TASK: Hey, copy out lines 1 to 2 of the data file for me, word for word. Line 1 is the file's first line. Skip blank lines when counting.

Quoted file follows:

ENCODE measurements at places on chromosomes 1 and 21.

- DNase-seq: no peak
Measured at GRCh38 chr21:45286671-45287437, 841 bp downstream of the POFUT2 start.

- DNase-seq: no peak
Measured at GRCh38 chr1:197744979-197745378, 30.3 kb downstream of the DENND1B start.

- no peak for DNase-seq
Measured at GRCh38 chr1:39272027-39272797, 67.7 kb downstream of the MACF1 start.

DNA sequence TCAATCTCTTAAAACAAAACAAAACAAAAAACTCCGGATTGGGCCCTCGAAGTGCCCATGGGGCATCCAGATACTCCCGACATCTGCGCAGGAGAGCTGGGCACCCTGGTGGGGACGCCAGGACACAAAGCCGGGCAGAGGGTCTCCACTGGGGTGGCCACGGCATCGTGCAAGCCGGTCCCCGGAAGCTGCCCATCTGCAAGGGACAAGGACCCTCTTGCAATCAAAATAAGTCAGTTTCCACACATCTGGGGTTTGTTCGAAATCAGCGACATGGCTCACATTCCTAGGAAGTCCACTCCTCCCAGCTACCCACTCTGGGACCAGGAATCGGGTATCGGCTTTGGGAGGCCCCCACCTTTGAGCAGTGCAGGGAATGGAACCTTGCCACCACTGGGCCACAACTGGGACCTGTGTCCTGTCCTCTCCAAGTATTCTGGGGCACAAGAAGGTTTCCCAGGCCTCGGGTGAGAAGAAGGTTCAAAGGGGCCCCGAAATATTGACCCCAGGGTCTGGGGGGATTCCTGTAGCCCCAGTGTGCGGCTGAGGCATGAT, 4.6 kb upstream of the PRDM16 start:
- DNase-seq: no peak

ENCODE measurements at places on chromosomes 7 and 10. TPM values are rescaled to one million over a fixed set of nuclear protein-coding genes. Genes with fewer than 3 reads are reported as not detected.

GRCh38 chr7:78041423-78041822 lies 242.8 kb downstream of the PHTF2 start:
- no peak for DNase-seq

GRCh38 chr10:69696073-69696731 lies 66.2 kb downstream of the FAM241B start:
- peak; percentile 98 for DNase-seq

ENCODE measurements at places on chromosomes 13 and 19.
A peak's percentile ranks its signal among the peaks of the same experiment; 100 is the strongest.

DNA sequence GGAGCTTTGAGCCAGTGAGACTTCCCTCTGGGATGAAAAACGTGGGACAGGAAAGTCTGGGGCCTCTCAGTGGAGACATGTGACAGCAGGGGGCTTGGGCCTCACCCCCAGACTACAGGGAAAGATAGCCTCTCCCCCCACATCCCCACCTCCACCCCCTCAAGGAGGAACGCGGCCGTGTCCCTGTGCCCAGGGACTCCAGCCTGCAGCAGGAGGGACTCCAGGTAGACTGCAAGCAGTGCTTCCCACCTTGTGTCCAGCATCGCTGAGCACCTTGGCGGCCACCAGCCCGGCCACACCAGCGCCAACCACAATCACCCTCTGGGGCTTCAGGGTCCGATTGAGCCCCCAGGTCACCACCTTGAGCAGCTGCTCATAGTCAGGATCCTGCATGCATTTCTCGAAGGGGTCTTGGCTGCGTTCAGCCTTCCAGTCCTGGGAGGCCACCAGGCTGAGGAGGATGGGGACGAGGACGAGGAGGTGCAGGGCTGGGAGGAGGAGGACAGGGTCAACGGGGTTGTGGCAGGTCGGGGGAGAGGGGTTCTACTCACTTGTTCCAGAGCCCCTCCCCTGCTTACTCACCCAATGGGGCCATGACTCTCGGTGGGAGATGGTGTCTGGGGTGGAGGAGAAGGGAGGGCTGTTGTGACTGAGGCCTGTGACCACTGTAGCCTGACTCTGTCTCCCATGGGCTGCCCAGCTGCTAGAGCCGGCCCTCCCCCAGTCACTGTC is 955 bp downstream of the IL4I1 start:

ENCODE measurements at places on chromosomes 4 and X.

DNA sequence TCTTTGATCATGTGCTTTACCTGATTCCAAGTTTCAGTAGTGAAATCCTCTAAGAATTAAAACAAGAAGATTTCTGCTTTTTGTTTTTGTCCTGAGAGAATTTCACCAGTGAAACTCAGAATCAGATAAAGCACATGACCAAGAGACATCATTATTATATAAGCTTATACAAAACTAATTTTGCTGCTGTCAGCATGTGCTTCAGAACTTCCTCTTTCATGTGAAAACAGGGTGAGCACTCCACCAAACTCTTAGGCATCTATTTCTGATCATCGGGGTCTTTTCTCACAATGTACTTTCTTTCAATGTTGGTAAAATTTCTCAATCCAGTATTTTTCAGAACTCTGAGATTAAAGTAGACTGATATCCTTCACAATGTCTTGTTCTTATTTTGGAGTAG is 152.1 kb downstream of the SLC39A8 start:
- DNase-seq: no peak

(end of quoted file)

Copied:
ENCODE measurements at places on chromosomes 1 and 21.

- DNase-seq: no peak